GE's John Flannery May Get Nothing After 14-Month Tenure as CEO
(Bloomberg) -- Add this to the indignities facing General Electric Co.’s ex-Chief Executive Officer John Flannery: He may not get a golden parachute after being ousted just 14 months into his reign.
Many senior executives at large public companies have contracts that promise severance payments if they’re terminated prematurely. But GE’s top bosses are employed at will and don’t have such benefits clearly defined. That gives the board’s compensation committee flexibility to decide the terms based on the “facts and circumstances,” according to GE’s most recent proxy statement.
What’s more, if GE terminates an executive before retirement because of performance and the person is in line to receive severance worth more than 2.99 times the sum of his or her salary and bonus, the board must get shareholder approval for the payout.
Under those terms, the threshold for Flannery, 57, would be $15 million, based on his $2 million annual salary and $3 million target bonus.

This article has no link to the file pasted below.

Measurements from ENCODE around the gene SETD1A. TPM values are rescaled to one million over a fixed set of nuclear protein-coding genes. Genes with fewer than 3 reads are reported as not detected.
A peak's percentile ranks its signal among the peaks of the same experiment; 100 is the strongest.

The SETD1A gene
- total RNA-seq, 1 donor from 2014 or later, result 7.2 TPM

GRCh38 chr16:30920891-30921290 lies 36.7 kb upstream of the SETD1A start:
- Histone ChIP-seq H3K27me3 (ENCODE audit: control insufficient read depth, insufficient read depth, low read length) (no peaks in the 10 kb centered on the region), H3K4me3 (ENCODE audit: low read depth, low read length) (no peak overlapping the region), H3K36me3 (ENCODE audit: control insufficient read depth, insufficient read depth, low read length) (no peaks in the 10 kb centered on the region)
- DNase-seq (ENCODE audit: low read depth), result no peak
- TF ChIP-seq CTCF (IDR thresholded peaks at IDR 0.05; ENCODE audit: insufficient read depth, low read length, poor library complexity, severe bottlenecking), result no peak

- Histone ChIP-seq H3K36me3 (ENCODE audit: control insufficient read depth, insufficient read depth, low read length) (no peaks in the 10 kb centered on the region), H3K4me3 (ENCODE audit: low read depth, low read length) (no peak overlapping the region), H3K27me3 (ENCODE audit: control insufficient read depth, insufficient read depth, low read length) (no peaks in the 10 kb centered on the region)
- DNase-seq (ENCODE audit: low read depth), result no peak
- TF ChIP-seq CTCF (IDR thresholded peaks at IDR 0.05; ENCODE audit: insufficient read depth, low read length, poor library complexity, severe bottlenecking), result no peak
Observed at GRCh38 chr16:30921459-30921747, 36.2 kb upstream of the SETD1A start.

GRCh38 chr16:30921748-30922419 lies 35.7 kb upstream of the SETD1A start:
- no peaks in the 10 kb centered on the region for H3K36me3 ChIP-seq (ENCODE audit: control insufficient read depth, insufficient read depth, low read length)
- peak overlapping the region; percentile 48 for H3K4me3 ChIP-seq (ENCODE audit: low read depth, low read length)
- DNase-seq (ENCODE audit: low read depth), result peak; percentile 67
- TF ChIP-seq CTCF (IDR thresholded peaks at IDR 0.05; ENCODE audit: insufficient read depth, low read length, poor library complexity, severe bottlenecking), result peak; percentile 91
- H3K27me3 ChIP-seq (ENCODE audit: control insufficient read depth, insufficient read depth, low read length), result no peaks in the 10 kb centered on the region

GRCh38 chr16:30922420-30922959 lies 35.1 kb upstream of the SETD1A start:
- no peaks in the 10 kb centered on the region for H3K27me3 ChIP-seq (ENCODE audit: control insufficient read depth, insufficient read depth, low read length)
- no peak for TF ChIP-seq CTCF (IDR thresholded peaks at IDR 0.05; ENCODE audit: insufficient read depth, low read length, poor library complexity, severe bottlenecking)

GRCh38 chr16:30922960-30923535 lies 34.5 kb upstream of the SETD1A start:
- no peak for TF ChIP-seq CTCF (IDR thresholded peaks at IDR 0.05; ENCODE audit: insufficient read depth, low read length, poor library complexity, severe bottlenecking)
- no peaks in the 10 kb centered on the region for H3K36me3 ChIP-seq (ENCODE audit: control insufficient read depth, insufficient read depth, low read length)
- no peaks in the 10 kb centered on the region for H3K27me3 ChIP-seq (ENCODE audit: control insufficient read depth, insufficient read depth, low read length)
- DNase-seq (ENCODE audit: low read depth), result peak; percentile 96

Executives typically get severance of up to three times the annual average of salary plus bonuses paid to them in the past few years if they’re dismissed, as long as the departure isn’t caused by a violation of company policy. That can amount to tens of millions of dollars, even if they’ve not done particularly well.
GE didn’t disclose Flannery’s pay until he became CEO in 2017, so it’s unclear what any such calculation would yield for him. A spokeswoman for the Boston-based firm declined to comment.
Flannery had unvested stock awards worth about $10 million as of Friday’s close, some of them tied to specific performance goals. If he departed because of a policy violation, they will probably be canceled. Otherwise, they may continue to vest according to their respective terms, or be immediately paid out in part or in full.
He also has about 3.2 million stock options with strike prices ranging from $11.95 to $30.11. Exiting workers who hold options are typically allowed to exercise them within a certain period after they leave a firm. If they don’t, they expire. Even with GE stock surging on Monday to $12.30 at 1:28 p.m. in New York, less than 5 percent of the securities are in the money.
Accrued pension benefits typically aren’t included when determining severance payouts. Over his three decades at the company, Flannery accumulated at least $23.6 million under two pension plans. As much as $21.9 million of that could be lost because he hasn’t reached retirement age.
Whatever the case, Flannery’s payouts will pale in comparison to those made to his predecessor. Jeffrey Immelt, who stepped down as chairman and CEO last year after 16 years at the helm, retired with at least $112 million, most of it in pension benefits, according to data compiled by Bloomberg.
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